Photo: NRC/Inmanuel Chayan Biswas

Relief operation under way after huge fire in Cox’s Bazar

Published 23. Mar 2021
After fire ravaged large parts of Cox’s Bazar refugee complex, the relief operation has begun. The Norwegian Refugee Council (NRC) is present on the ground, providing vital assistance to the thousands of families who are currently homeless and in desperate need.


On 22 March, at approximately 15.20, a massive fire broke out in the world’s largest refugee complex, Cox’s Bazar in Bangladesh. The site is home to over 600,000 people, mostly Rohingya refugees from neighbouring Myanmar.

Thousands left homeless

According to UN figures, as of the morning of Tuesday 23 March, 15 refugees are confirmed to have tragically lost their lives in the fire. More than 560 have been injured and an estimated 400 people are still missing.

The fire affected five camps within the Cox’s Bazar complex, with at least 10,000 shelters estimated to have been destroyed or damaged, according to the UN. Hospitals, health centres, distribution points and other facilities have also been destroyed.

“Our teams on the ground in Cox’s Bazar say the scale and intensity of the fire and its path of destruction is unlike anything they have witnessed before. Tens of thousands of Rohingya refugees have lost their homes and belongings overnight,” says Jan Egeland, Secretary General of NRC.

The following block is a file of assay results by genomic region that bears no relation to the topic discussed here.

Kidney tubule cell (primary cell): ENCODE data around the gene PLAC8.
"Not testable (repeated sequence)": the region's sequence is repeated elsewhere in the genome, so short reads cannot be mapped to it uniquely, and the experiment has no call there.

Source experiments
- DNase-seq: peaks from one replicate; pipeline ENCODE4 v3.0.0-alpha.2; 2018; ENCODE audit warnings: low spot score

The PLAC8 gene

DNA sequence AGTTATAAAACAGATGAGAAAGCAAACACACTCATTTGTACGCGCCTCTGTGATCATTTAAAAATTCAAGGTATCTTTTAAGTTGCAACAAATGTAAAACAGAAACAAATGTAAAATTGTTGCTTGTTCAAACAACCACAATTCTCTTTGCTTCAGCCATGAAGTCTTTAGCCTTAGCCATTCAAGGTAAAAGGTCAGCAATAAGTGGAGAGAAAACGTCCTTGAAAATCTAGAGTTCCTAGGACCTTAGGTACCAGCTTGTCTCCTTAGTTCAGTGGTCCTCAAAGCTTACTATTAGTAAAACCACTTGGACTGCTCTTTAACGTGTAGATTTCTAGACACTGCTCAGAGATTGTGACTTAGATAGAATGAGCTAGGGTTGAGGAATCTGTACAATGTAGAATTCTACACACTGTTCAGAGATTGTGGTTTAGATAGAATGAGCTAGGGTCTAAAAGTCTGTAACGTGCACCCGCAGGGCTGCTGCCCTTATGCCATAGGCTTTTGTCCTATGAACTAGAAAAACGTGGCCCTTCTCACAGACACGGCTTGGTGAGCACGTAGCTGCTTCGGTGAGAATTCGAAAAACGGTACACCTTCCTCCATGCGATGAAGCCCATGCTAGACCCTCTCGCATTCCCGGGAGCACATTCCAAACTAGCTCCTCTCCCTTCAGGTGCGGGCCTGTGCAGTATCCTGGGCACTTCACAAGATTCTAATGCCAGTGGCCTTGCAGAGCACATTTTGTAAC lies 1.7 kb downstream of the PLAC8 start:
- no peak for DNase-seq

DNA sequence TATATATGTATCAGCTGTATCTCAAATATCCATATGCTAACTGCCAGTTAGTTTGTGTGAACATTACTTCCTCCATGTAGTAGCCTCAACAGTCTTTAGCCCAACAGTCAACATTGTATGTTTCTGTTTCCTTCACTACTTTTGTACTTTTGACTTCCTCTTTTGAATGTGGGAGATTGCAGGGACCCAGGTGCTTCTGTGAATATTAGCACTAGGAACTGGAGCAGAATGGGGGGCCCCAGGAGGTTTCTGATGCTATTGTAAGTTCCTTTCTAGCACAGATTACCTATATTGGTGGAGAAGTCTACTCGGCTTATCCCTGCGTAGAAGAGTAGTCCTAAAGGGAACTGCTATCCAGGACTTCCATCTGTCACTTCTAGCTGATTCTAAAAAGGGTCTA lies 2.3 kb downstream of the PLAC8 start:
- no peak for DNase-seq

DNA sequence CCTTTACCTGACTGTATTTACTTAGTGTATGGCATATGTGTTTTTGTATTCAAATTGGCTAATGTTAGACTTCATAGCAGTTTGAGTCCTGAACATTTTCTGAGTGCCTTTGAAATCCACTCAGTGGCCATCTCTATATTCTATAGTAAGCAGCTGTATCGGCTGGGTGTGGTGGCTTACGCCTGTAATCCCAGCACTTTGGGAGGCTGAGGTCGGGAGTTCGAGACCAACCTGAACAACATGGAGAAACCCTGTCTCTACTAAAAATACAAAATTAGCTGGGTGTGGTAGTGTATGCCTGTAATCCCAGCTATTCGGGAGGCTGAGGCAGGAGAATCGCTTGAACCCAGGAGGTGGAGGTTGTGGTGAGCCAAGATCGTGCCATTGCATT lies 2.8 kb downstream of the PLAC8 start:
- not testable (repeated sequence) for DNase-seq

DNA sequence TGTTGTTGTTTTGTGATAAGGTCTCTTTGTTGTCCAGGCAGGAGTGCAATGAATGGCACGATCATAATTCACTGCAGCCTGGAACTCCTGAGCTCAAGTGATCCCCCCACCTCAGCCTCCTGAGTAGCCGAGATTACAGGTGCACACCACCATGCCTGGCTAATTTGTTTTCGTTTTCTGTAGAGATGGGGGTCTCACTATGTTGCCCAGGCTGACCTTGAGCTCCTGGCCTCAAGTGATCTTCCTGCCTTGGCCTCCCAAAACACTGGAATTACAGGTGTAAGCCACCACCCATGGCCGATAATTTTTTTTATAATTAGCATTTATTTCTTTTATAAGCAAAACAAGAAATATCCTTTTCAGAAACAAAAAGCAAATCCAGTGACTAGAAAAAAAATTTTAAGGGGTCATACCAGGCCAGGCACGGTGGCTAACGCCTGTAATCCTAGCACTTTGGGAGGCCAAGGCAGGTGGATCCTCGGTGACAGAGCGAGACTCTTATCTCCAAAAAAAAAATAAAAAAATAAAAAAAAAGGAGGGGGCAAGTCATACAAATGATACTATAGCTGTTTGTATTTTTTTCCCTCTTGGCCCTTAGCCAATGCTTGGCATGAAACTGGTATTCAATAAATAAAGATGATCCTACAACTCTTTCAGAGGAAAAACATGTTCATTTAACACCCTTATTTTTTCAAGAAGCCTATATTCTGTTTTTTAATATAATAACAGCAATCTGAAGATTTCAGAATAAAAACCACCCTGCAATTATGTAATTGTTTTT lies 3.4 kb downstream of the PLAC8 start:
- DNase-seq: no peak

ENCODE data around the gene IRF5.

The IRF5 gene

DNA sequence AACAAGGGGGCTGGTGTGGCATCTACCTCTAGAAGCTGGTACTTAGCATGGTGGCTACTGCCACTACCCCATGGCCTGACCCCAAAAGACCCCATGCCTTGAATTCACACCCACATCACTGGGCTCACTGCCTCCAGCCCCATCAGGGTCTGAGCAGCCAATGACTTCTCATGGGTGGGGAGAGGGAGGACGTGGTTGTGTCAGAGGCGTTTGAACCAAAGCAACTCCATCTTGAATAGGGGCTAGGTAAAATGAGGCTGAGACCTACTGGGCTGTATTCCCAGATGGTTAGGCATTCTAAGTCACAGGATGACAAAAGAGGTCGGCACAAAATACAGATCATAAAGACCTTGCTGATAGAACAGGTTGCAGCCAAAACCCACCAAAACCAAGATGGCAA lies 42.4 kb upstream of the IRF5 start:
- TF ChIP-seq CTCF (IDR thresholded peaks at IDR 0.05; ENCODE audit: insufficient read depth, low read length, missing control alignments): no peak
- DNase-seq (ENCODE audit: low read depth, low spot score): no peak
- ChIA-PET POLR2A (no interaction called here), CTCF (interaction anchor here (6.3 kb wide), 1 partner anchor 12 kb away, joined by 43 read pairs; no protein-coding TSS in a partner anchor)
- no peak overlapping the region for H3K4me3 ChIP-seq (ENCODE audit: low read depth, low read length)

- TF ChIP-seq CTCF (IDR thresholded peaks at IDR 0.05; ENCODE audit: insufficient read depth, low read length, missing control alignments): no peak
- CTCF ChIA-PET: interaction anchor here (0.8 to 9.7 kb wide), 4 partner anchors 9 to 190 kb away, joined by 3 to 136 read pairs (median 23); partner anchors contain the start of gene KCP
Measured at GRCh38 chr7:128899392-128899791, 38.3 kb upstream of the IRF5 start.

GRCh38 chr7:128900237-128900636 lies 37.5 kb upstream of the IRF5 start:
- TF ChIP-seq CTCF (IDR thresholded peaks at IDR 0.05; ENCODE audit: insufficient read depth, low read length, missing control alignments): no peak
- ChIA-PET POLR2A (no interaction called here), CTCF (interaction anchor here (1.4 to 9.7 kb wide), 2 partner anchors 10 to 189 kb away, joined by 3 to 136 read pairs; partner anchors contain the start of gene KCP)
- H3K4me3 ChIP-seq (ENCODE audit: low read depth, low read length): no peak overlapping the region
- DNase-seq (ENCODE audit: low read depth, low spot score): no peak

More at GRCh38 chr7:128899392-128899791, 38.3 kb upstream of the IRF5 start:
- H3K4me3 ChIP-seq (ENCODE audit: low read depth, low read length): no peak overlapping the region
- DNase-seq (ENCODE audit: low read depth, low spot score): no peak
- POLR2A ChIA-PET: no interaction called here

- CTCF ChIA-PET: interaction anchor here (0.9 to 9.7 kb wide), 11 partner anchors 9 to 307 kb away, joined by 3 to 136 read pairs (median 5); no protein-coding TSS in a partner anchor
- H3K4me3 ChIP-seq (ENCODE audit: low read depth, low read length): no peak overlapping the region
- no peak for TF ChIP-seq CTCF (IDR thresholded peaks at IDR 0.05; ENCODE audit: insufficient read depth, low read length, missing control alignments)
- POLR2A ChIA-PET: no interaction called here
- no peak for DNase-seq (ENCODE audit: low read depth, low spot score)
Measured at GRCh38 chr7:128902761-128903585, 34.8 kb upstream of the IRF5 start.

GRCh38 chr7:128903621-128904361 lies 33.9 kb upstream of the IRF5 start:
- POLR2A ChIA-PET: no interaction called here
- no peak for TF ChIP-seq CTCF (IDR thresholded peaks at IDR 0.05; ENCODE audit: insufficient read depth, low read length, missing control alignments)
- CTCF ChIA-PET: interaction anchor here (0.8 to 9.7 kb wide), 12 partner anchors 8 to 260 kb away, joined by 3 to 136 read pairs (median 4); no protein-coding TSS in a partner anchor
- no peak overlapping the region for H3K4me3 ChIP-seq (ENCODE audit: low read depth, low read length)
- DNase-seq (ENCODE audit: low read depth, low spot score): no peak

Families have sought safety in neighbouring camps, where they are reported to be mostly sleeping outside on the ground.

Government response services, including fire services, rescue teams and aid agencies rushed to respond, and the fire was brought under control within four hours. The authorities have not yet confirmed the cause of the blaze, though unverified reports have suggested that it may have started from a gas cylinder explosion.

How NRC is supporting the relief effort

NRC staff and volunteers conducted a rapid assessment of the situation throughout the night of 22 March and the morning of the 23rd.

“The flames destroyed so much, but it could have been a lot worse without the thousands of Rohingya volunteers,” says Jamie Munn, who heads up NRC’s operations in Bangladesh.

Our staff and volunteers are currently supporting the relief effort by:

  • Setting up information stations in affected camp locations
  • Converting NRC learning centres to temporary shelters, equipped with first aid kits, fire extinguishers, mattresses, blankets, hygiene kits, and provisions
  • Distributing food and water
  • Providing psychosocial support to those affected

We need your support. All funds raised will be used to assist those affected, and no amount is too small.